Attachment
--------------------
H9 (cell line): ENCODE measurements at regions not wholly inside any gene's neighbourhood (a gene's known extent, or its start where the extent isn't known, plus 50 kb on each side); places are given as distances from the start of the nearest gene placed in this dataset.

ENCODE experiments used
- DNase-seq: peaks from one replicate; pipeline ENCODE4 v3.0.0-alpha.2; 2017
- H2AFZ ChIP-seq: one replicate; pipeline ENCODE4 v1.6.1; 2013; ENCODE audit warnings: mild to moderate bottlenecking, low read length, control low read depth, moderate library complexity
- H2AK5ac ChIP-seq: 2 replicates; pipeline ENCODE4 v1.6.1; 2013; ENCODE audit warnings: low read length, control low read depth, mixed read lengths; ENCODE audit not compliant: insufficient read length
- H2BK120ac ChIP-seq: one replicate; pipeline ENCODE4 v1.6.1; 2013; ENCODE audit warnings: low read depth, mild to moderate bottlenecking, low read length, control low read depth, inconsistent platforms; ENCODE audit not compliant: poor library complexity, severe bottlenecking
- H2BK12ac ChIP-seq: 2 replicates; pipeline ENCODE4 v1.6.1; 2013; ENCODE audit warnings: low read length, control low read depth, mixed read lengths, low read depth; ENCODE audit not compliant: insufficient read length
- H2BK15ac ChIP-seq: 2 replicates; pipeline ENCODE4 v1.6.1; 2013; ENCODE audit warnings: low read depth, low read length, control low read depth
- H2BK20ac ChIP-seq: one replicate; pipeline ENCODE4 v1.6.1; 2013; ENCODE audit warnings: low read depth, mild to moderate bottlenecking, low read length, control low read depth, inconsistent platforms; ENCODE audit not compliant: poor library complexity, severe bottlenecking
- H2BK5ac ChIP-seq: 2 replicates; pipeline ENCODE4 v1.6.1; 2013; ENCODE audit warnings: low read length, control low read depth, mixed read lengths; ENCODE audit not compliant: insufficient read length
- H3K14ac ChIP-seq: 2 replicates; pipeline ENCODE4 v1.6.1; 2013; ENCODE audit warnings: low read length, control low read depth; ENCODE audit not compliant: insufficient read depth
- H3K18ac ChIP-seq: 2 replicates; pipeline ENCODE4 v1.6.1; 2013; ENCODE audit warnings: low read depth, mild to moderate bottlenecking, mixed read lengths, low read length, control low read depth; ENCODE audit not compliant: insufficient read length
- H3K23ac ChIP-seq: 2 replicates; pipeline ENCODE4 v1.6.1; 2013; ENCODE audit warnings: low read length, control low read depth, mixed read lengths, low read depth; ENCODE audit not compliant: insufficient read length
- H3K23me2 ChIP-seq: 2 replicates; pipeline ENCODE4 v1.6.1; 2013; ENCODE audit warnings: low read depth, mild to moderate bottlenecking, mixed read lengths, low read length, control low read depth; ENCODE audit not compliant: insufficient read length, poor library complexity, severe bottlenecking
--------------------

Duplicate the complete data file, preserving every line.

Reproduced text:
H9 (cell line): ENCODE measurements at regions not wholly inside any gene's neighbourhood (a gene's known extent, or its start where the extent isn't known, plus 50 kb on each side); places are given as distances from the start of the nearest gene placed in this dataset.

ENCODE experiments used
- DNase-seq: peaks from one replicate; pipeline ENCODE4 v3.0.0-alpha.2; 2017
- H2AFZ ChIP-seq: one replicate; pipeline ENCODE4 v1.6.1; 2013; ENCODE audit warnings: mild to moderate bottlenecking, low read length, control low read depth, moderate library complexity
- H2AK5ac ChIP-seq: 2 replicates; pipeline ENCODE4 v1.6.1; 2013; ENCODE audit warnings: low read length, control low read depth, mixed read lengths; ENCODE audit not compliant: insufficient read length
- H2BK120ac ChIP-seq: one replicate; pipeline ENCODE4 v1.6.1; 2013; ENCODE audit warnings: low read depth, mild to moderate bottlenecking, low read length, control low read depth, inconsistent platforms; ENCODE audit not compliant: poor library complexity, severe bottlenecking
- H2BK12ac ChIP-seq: 2 replicates; pipeline ENCODE4 v1.6.1; 2013; ENCODE audit warnings: low read length, control low read depth, mixed read lengths, low read depth; ENCODE audit not compliant: insufficient read length
- H2BK15ac ChIP-seq: 2 replicates; pipeline ENCODE4 v1.6.1; 2013; ENCODE audit warnings: low read depth, low read length, control low read depth
- H2BK20ac ChIP-seq: one replicate; pipeline ENCODE4 v1.6.1; 2013; ENCODE audit warnings: low read depth, mild to moderate bottlenecking, low read length, control low read depth, inconsistent platforms; ENCODE audit not compliant: poor library complexity, severe bottlenecking
- H2BK5ac ChIP-seq: 2 replicates; pipeline ENCODE4 v1.6.1; 2013; ENCODE audit warnings: low read length, control low read depth, mixed read lengths; ENCODE audit not compliant: insufficient read length
- H3K14ac ChIP-seq: 2 replicates; pipeline ENCODE4 v1.6.1; 2013; ENCODE audit warnings: low read length, control low read depth; ENCODE audit not compliant: insufficient read depth
- H3K18ac ChIP-seq: 2 replicates; pipeline ENCODE4 v1.6.1; 2013; ENCODE audit warnings: low read depth, mild to moderate bottlenecking, mixed read lengths, low read length, control low read depth; ENCODE audit not compliant: insufficient read length
- H3K23ac ChIP-seq: 2 replicates; pipeline ENCODE4 v1.6.1; 2013; ENCODE audit warnings: low read length, control low read depth, mixed read lengths, low read depth; ENCODE audit not compliant: insufficient read length
- H3K23me2 ChIP-seq: 2 replicates; pipeline ENCODE4 v1.6.1; 2013; ENCODE audit warnings: low read depth, mild to moderate bottlenecking, mixed read lengths, low read length, control low read depth; ENCODE audit not compliant: insufficient read length, poor library complexity, severe bottlenecking